MBAs need career guidance, too

At York University’s Schulich School of Business, Minoo Bhutani, director of the Career Development Centre, says he helps his MBA students learn to network, too. The school plays host to Friday morning breakfasts – the best time to lure busy industry consultants – and alumni and experts share stories and offer advice. Much of that advice explores the softer skills of business: how to influence superiors, communicate your point of view or balance work and life. In other workshops, students even learn the ins and outs of business etiquette, reported The Globe and Mail March 13. Read full story.

RAIC/Architecture Canada announces 2013 Architectural Firm Award recipient
The Royal Architectural Institute of Canada (RAIC) has announced Hariri Pontarini Architects as the recipient of its 2013 Architectural Firm Award, reported Canadian Architect March 13. Founded in 1994, Hariri Pontarini Architects (HPA) is a Toronto-based, full-service architectural practice known for creating modern landmarks. The firm’s work has been recognized locally, nationally and internationally, having won more than 60 awards, including the Governor General’s Medal in Architecture for the Schulich School of Business and Executive Learning Centre. Read full story.

How big business will make billions on the legalization of pot
“There’s no way Canada will be left in the dust in this billion-dollar industry,” said York University law Professor Alan Young in Canadian Business March 13, who has spent the past two decades in courtrooms challenging Canada’s criminal pot laws on behalf of medical users….“The problem is, there’s a disconnect between capital and the world of marijuana production,” he said. The vast majority of that industry – an estimated 85 per cent – is currently controlled by organized crime. The question facing those jurisdictions legalizing the pot trade is how to make the transition from a criminal to a regulated and taxed industry. Read full story.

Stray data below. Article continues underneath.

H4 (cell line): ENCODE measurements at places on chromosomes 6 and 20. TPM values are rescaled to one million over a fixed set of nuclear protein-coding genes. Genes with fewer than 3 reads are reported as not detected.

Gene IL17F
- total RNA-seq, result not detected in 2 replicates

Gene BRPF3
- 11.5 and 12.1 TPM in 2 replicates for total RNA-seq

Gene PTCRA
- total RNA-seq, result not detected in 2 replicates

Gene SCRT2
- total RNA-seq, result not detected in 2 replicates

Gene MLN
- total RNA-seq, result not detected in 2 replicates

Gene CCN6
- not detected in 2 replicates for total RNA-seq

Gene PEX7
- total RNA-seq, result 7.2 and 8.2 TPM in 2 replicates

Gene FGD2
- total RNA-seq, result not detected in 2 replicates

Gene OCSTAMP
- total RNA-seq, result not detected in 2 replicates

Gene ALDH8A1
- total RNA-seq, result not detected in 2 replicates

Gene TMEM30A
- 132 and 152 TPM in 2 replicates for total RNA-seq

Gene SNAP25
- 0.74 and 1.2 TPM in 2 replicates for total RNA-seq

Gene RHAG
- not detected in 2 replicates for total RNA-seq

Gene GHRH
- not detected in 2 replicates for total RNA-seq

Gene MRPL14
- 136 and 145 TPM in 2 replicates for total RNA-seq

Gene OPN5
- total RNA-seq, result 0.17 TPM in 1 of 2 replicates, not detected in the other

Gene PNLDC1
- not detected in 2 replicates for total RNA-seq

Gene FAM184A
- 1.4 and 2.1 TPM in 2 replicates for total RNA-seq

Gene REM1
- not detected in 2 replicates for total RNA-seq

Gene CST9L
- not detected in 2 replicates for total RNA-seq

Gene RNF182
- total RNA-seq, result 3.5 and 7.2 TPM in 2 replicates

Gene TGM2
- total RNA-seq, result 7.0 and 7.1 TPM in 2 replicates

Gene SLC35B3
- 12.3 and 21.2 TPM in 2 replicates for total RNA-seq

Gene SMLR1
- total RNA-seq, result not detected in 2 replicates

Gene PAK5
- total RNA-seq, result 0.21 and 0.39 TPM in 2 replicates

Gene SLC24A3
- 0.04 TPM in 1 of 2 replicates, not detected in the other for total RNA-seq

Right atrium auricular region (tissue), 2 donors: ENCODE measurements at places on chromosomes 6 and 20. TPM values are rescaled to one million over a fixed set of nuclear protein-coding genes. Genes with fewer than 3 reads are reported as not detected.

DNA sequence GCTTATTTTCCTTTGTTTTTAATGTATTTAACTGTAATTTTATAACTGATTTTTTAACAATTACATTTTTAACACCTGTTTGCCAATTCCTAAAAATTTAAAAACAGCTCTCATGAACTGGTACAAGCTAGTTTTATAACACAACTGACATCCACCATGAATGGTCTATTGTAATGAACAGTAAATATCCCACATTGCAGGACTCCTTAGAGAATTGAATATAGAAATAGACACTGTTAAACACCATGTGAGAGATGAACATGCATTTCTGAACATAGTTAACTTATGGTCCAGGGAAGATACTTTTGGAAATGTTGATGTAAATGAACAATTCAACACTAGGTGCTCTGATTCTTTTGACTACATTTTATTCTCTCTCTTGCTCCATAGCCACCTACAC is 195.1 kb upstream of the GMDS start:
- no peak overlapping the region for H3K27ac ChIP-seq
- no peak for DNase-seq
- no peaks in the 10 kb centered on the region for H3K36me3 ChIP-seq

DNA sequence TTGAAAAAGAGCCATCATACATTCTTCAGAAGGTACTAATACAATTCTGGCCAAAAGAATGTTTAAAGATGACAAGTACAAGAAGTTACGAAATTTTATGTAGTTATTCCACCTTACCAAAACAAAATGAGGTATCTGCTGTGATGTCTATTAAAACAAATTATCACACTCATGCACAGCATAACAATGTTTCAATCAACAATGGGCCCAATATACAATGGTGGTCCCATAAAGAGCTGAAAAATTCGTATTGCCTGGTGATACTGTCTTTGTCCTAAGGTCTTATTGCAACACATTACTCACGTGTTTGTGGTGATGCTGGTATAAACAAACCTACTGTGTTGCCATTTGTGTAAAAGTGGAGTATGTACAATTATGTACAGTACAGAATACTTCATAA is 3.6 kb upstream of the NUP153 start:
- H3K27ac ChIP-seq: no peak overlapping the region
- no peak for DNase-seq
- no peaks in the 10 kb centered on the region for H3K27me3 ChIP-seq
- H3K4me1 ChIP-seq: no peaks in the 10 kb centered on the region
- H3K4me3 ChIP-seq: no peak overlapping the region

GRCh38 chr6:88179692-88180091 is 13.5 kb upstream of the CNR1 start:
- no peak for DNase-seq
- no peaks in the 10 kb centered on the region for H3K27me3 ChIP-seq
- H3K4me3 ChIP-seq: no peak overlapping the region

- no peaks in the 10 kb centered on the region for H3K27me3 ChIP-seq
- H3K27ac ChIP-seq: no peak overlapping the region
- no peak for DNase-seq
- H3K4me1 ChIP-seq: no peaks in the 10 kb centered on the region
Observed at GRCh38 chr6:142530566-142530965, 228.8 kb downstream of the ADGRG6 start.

Americans top the list of illegal foreign workers caught by CBSA
Israel came in at the number three spot with 33 of its nationals found working in Canada without the proper paperwork last year. Other countries represented by high numbers include India (22), Ireland (19), Mexico (19) and China (15). The trends likely reflect visa requirements and general migration patterns, according to York University sociology Professor Luin Goldring. “Israeli passport holders don’t need a visa to enter Canada nor do Americans or permanent residents. If you are thinking about who is most likely to overstay a tourist visa it would be people without a special visa,” she said in Global News March 12. Read full story.

Man who attacked raccoons with a shovel pleads guilty
York University biology Professor Suzanne MacDonald, a raccoon expert who produced the CBC documentary “Raccoon Nation”, said people must learn to live with raccoons in Toronto. “There’s no way to get rid of them,” she said in the Toronto Star March 12. The Ministry of Natural Resources pegs Toronto’s raccoon population at around 100 per square kilometre. Pest control companies may trap raccoons but can’t relocate them more than one kilometre away, which means they’ll be right back, MacDonald said. “The goal should be to reduce conflict.” Read full story.

Ottawa police delay race data collection program launch
The Ottawa Police Service is pushing back plans to implement a traffic stop race data collection program for another two months, reported Metro March 12….Inspector Pat Flanagan said both parties acknowledged the original timeline was “aggressive”, and wanted more time to insure the project was on the right track….A team of researchers from York University will analyze data on the race of people subjected to traffic stops over a two-year period. Read full story.

Bosnian cultural institutions are threatened
“Dozens of museums, galleries and libraries in more than 40 countries, including the Isolation Room/Gallery Kit in St. Louis, are closing parts of their exhibits this week in solidarity with seven cultural institutions in Bosnia-Herzegovina now threatened with closure or cutbacks,” co-wrote Jasmin Mujanovic, a York University PhD candidate in political science, in the St. Louis Post-Dispatch March 12. “That may not seem very dramatic in the face of billions of dollars in cuts under the U.S. federal sequester. But in the case of the Bosnian museums, it is not a matter of money but cultural survival.” Read full story.